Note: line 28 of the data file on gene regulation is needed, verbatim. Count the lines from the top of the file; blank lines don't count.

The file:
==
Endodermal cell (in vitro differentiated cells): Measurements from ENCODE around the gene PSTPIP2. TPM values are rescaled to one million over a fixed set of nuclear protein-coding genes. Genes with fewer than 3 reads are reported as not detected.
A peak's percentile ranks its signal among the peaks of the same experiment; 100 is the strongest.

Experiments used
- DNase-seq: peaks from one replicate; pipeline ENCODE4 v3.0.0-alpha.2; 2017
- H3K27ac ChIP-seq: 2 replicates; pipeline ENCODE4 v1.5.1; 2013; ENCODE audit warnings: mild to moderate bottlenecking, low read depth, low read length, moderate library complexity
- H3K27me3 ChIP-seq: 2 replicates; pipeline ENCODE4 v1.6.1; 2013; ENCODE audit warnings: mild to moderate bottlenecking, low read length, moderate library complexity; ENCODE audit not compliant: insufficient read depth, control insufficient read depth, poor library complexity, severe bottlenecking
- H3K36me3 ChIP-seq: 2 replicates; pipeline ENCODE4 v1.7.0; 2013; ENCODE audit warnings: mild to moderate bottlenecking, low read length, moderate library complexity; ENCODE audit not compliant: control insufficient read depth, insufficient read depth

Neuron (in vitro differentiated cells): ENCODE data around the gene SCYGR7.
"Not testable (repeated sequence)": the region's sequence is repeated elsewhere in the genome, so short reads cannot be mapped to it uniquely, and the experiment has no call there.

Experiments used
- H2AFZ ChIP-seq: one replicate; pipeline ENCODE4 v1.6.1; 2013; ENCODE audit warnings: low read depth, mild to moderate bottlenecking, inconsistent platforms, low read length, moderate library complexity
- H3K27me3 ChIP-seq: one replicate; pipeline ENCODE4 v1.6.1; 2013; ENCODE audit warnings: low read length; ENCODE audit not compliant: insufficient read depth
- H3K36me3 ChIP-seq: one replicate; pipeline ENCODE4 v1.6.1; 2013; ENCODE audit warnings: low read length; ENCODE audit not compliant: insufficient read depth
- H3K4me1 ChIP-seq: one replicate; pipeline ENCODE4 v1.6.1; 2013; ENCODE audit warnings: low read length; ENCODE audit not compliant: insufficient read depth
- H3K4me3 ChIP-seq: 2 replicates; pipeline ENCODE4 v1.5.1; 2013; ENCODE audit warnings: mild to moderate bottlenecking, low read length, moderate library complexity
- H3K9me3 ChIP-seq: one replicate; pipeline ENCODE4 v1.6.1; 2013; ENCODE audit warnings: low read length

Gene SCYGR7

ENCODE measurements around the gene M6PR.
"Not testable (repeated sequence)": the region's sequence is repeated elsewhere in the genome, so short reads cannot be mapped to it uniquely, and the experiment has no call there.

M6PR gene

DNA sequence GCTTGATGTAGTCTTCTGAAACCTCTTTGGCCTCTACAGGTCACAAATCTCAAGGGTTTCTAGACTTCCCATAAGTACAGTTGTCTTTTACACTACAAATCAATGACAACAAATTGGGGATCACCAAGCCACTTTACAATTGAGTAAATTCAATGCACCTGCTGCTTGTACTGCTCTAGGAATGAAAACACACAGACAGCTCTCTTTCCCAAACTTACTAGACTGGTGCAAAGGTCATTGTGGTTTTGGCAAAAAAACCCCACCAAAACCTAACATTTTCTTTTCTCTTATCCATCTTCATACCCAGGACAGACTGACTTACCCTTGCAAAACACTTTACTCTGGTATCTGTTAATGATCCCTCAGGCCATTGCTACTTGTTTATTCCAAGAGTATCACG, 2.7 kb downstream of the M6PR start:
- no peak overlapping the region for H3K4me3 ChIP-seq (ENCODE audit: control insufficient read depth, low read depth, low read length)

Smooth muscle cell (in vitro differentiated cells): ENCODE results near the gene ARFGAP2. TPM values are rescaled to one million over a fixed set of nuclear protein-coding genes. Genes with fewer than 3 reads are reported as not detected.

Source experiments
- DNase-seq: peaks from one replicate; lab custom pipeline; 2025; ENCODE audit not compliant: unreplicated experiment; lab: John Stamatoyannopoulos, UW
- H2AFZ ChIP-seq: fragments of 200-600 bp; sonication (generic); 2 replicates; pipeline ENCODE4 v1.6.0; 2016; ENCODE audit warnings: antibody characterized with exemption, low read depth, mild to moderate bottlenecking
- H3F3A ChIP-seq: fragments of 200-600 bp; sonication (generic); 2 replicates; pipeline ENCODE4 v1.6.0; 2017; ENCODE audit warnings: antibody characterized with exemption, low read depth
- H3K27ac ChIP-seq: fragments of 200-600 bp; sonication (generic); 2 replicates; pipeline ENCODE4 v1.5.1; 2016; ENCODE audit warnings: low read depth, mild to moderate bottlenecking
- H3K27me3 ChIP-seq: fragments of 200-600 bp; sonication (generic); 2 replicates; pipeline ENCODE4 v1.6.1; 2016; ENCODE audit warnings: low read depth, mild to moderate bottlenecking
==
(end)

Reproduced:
- H3K27ac ChIP-seq: fragments of 200-600 bp; sonication (generic); 2 replicates; pipeline ENCODE4 v1.5.1; 2016; ENCODE audit warnings: low read depth, mild to moderate bottlenecking